Every year I send my senior class away over the Christmas holidays and tell them to begin revising their Single Text for the Leaving Certificate exam. Instead of just sending them off into the great unknown, I try to give them a digital resource they can use over the long break as a guide. This year we studied Macbeth so I've created this revision Padlet and I was wondering if other teachers would like to contribute? I've placed a number of videos on the Padlet page already. The learning activities can be based entirely on the videos or just used as a cue to start a revision activity on that topic. I've used SkyDrive to attach the files but Google Docs could also be easily used. I'd like to cast as wide as net as possible so if any teachers in the UK would also like to get involved that would be great. I've created two activities already but multiple activities could easily be left for the same video/image. Thanks in advance!
(Double click anywhere on the Padlet wall to bring up the insert box. If you are using a tablet you can edit using the window below. If you are using a Mac or PC click here to see an enlarged window for easier editing)
Friday, 6 December 2013
Thursday, 5 December 2013
Ms.Kelly’s second year English class have recently been working on unseen poetry. The students worked together to create engaging presentations for their peers on different poems. Students annotated the poems using the STTIFF method. (Subject matter, Theme, Tone, Imagery, Form and Feeling). Over the coming weeks we will be sharing their fantastic work. The first in this short series comes from a group of boys (David, Peter, Tomas and Lorcan) and their take on Edith Pickthall's Evacuee. We hope you enjoy!
Monday, 2 December 2013
|5th Year pupil Rebekah Scully, from Ms Carey's class, certainly had something to say about the poetry of Robert Frost. She shares her thoughts on Robert Frost as 'A 'Poet of Sadness' below.|
Over the coming months I will be posting a series of 'ThingLink' resources on texts that are on the Leaving and Junior Certificate English courses. ThingLink is a fantastic web based, also on iPad, program that allows the creator to attach online documents, pictures, sounds, links or videos to an image or collection of images. In the first in the series I have put together some images on Henrik Ibsen's A Doll's House. I used Wikimedia Commons to find the images, then Pic Collage to piece them together before finally adding the content with ThingLink. If you create a ThingLink account I will create the resources in such a way, that anybody can add to or edit them. I hope to, for example, upload my own notes/activities to SkyDrive and then attach them to the ThingLink resource. Try and guess why the images are relevant to the text in class/at home before clicking on the content!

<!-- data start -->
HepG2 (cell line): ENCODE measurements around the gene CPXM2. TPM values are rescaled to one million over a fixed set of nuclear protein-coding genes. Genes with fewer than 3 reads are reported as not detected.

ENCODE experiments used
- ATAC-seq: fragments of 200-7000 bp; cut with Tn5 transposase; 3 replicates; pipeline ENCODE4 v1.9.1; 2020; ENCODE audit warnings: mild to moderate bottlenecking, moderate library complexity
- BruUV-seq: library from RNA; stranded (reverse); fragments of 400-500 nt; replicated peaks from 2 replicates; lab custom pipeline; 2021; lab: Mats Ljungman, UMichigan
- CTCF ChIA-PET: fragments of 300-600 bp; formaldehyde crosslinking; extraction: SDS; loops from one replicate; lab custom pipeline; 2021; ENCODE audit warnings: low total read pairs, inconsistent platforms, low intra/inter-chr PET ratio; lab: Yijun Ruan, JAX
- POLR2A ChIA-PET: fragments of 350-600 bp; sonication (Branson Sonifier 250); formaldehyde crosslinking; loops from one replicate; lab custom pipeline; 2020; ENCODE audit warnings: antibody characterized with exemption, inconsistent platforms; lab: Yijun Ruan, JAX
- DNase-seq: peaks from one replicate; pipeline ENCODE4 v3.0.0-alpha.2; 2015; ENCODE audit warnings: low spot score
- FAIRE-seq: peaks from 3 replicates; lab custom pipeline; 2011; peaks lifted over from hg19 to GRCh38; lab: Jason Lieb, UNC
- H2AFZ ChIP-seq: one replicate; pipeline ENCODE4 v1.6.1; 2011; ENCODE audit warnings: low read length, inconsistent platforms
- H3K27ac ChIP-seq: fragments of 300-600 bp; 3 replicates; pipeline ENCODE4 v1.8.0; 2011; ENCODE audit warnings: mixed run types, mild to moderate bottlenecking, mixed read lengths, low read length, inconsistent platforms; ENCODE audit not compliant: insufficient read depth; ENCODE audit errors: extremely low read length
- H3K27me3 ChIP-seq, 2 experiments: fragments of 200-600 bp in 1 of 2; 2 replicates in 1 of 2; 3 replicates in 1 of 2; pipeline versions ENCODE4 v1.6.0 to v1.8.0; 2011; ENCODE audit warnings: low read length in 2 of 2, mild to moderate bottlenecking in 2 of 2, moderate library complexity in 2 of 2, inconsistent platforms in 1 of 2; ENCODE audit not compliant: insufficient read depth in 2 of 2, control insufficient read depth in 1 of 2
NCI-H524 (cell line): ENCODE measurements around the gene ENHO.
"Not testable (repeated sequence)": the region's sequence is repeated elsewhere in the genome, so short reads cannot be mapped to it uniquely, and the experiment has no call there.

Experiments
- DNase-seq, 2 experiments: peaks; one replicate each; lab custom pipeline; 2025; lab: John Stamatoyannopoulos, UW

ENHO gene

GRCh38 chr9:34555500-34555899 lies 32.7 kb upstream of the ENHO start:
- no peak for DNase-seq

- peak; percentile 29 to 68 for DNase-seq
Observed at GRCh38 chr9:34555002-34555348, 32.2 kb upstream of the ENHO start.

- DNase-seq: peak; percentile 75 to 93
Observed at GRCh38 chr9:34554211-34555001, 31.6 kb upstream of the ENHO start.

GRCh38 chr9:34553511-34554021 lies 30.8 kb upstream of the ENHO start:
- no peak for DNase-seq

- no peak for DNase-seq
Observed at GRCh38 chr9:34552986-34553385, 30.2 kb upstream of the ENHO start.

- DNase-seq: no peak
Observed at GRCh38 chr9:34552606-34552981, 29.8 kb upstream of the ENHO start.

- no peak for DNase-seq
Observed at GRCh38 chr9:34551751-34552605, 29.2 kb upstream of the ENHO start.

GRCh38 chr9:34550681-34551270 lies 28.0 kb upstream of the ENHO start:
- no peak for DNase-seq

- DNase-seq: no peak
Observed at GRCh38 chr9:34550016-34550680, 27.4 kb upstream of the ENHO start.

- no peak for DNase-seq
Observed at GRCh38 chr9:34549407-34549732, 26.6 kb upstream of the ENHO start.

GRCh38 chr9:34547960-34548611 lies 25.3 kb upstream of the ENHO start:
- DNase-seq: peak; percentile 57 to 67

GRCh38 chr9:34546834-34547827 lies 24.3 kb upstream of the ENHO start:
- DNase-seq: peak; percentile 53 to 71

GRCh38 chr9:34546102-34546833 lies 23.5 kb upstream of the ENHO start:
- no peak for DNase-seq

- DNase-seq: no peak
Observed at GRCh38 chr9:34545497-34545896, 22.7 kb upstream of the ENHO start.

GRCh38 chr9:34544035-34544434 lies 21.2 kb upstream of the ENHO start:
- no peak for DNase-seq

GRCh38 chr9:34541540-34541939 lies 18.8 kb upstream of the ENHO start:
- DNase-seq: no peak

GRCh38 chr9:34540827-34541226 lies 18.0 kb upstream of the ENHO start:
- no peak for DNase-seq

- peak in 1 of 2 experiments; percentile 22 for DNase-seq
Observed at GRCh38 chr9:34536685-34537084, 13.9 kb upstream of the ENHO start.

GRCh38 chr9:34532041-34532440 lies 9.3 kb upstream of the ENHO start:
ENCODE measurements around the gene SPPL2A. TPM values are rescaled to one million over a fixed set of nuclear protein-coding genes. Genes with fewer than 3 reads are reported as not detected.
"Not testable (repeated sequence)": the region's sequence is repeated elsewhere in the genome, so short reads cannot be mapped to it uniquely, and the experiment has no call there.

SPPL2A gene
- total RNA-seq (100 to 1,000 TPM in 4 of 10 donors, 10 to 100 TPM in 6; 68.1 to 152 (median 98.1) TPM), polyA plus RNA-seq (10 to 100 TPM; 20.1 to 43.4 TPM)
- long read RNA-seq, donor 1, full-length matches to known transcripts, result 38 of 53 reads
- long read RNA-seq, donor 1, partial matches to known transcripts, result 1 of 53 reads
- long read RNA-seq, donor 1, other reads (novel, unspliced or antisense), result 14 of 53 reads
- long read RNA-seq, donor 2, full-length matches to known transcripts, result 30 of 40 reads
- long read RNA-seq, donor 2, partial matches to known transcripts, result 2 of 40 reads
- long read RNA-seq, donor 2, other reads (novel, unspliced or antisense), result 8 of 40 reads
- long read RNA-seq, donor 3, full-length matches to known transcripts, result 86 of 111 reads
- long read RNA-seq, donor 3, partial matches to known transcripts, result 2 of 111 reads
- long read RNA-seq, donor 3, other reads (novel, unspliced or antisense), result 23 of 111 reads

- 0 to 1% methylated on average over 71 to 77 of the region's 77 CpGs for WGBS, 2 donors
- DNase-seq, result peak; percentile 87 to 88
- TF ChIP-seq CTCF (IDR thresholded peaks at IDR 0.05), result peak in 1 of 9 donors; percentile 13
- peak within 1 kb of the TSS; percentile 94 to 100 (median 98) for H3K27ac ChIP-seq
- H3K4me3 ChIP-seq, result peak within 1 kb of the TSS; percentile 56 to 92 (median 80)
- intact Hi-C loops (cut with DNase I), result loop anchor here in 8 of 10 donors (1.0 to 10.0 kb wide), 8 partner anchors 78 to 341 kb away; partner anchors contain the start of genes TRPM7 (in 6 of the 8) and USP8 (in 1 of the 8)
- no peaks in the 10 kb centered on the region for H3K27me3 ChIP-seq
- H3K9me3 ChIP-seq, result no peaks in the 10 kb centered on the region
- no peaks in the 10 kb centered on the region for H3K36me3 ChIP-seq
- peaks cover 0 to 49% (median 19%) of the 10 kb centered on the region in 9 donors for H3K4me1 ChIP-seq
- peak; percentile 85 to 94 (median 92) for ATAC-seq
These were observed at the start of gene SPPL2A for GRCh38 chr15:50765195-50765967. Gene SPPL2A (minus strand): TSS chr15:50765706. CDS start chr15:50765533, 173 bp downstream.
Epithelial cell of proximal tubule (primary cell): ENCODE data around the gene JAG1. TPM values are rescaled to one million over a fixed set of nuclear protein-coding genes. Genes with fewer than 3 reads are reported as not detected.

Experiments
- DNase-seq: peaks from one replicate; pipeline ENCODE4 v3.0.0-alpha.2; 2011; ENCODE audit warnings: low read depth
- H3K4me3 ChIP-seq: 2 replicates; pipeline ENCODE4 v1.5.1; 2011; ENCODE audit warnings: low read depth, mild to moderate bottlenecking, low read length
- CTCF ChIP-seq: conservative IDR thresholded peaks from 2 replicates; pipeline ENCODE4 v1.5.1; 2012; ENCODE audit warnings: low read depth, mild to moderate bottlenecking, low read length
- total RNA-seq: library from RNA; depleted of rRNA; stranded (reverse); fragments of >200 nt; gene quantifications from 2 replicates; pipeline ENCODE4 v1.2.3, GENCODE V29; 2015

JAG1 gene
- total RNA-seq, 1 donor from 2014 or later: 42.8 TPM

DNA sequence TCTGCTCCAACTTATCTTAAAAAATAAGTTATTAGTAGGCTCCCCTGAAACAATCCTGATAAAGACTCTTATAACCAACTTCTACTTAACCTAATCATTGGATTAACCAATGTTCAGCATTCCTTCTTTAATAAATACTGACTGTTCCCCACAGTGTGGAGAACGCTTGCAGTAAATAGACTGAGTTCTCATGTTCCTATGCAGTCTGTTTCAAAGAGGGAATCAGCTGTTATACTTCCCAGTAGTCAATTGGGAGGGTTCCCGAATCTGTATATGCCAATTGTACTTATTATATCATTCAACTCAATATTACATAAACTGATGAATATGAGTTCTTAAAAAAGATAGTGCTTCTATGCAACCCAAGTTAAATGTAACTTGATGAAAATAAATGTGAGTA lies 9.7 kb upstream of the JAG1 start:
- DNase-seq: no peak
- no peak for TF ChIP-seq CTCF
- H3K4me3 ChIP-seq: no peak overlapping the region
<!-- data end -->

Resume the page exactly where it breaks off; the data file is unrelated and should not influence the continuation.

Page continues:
Friday, 29 November 2013
Ms. R Kelly's second year English class have been looking at the graphic imagery created by Wilfred Owen, in his poem Dulce et Decorum Est. Pic Collage is a very useful app. It is free to download and can be used for a variety of subjects. Take a look at some of these creations:
Posted below is a descriptive writing response written by a 5th year pupil from Newbridge College. The pupils were asked to write a piece in the descriptive style of F. Scott Fitzgerald. The piece was completed before we read any of chapter 4. We have been closely following Fitzgerald's nuanced descriptions so far in novel. Pupils were given some prompts before they began but the rest was up to them.
“''Meyer Wolfsheim? No, he’s a gambler.” Gatsby hesitated, then added coolly: “
- Gatsby will soon enter a bar
- He will meet a colleague
- The new character is trying to impress Nick
- There's a short time while Gatsby is away
- Gatsby returns to the table
We sidled up next to the curb to come to a gradual stop. I was momentarily exposed to the lazy mid-day heat that smothered the city as Gatsby escorted me the short distance from his car to the unremarkable, heavy set restaurant which blended seamlessly with the much higher building of which it served as a cornerstone. I escaped the background din of the incessant city as I plunged into a much cooler interior. Gatsby took a moment to call to the bartender and half the bar before leading on down two low steps towards the semi-private back. There, the murky outline of a man brooded, his dark suit blending quite well with the dark ambiance of the place. As we neared courtesy demanded that he rise, and so he reassuringly did, standing as if it were a chore to be hauling such excellence and importance up this early in day. His ambitious waistcoat strained and struggled with the paunch it tried to conceal. His shady persona was reinforced when he made to pull my hand off as he shook it, and he languidly explained that he was Mr. Britchens , an old friend and inspirational figure to, "our man", Gatsby. Gatsby himself let the comment be, and made some airy, vague excuse about seeing to getting us some drinks as he drifted away. I awkwardly took a seat as I attempted to fathom Mr. Britchens apparent ignorance in simple manners. He was staring right at me. "So what do you do?" He demanded, after an uncomfortable amount of time. "I'm in bonds". He gave a knowing, condescending smile, reminding me how many other young men were flogging the same dead horse. At that moment his eyes flickered over my shoulder, and I turned to see Gatsby coming to my salvation, three sparkling concoctions in his hands.